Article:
The Czech Republic isn't the first place that comes to mind when talking about lacrosse, but they were one of the teams the Squamish Nation had to beat at the under-19 World Lacrosse Challenge.
"There were teams from all over," Squamish Nation's head coach Sam Seward said. "Germany, the Six Nations; there was even a team from Israel."
Earlier this month, the 23-man team - including 12 Squamish Nation players - headed out to Ontario to compete in the box lacrosse tournament. Box lacrosse is a faster, rougher version of its counterpart - field lacrosse, Seward said. It's played in an un-iced rink. Players have 30 seconds to take a shot with the lacrosse ball before it is turned over to the other team.
"It is sure growing in popularity," Seward said, noting many European field lacrosse teams are opting for the rinks rather than the greens. "A lot of the Nations have competed in both field and box lacrosse."
The Squamish Nation team finished 10th overall, with a 2-4 record. Canada West, a regional team, took home the top trophy after it defeated a team comprised of all-star Canadian Lacrosse League players in the 5-4 championship game.
The Squamish Nation team was a lot younger than the majority of teams in the tournament, Seward said. A large chunk of its players were between the ages of 16 and 17. Seward praise the team, adding all the boys gave it their heart.
"It was a lot of fun," he said.
The event marked a kind of re-union for Seward. In 1980, Seward was in the box playing for an all-star team in the inaugural World Lacrosse Challenge. He went home after the event with a silver medal around his neck and a list of new friends in his address book.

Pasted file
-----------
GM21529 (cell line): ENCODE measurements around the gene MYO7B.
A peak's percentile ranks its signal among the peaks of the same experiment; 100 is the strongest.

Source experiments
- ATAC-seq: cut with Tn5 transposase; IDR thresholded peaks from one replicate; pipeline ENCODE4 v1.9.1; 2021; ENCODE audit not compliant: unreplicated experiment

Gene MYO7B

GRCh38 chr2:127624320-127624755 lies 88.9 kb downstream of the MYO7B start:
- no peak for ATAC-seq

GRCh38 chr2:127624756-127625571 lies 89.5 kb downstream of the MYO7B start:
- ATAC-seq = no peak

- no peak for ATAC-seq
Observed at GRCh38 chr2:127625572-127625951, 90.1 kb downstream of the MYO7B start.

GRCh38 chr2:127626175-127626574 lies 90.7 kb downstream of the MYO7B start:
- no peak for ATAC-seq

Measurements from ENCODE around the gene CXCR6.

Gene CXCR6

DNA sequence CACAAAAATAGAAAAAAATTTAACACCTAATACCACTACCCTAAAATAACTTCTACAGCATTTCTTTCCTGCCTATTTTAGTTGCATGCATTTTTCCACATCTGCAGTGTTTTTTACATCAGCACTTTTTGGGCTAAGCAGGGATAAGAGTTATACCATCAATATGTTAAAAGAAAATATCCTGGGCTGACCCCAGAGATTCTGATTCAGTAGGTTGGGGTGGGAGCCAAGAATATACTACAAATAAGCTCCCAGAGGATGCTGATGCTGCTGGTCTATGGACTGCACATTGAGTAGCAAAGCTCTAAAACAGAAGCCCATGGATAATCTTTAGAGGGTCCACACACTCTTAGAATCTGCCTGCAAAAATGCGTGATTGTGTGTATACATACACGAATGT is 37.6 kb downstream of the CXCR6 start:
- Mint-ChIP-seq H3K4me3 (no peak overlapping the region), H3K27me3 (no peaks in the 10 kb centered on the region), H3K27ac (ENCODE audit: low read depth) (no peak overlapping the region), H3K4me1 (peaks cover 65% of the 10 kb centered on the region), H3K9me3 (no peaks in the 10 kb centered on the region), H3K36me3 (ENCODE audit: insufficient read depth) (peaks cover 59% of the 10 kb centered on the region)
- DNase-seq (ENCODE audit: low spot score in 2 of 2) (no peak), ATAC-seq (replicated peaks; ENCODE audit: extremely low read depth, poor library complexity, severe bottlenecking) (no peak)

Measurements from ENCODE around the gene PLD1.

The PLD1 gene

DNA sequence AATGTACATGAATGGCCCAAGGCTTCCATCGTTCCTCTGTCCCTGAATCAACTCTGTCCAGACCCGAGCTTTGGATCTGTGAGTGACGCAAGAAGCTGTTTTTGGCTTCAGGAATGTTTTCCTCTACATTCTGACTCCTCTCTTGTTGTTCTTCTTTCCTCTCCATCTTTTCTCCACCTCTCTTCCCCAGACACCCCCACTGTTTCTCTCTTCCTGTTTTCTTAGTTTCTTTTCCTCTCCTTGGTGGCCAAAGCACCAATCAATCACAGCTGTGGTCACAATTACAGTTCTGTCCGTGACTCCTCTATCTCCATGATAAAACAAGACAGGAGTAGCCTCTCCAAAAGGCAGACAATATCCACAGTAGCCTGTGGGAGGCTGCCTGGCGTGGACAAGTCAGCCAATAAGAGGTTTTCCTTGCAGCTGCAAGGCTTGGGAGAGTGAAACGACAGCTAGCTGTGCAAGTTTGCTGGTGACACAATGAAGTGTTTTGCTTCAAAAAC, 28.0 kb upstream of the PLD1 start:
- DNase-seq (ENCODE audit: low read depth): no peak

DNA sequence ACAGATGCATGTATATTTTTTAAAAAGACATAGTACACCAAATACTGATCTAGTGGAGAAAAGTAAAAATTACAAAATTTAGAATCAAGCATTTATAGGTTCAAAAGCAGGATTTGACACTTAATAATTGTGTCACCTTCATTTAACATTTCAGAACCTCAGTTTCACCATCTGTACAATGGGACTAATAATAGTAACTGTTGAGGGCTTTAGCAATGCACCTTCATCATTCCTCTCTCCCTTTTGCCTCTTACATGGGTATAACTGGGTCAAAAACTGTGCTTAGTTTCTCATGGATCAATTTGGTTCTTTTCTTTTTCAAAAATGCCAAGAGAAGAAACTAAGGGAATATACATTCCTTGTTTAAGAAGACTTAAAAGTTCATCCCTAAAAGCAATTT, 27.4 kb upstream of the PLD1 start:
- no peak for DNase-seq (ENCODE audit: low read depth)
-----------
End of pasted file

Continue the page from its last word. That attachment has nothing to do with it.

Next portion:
"So when I went back east they came out. Some of the people I hadn't seen in 20 to 30 years," Seward said.
Lacrosse has always been a popular sport within the Nations, he said. As soon as toddlers can walk they are handed a lacrosse stick, Seward joked. He's palyed for 54 years. Both his parents were involved with the Nation's lacrosse league.
"It is a big part of our lives," Seward said, also referring to the sport's aboriginal origins. "A lot of people don't know that it's Canada's national sport. But it is something we are proud of."
Besides coaching, Seward also visits schools within the Sea to Sky School District to give lacrosse workshops. The sport brings people together, he noted, adding he now has invites to stay with players in the Czech Republic. He hopes the Squamish Nation will be able to host the next U-19 World Lacrosse Challenge.
"It is my passion."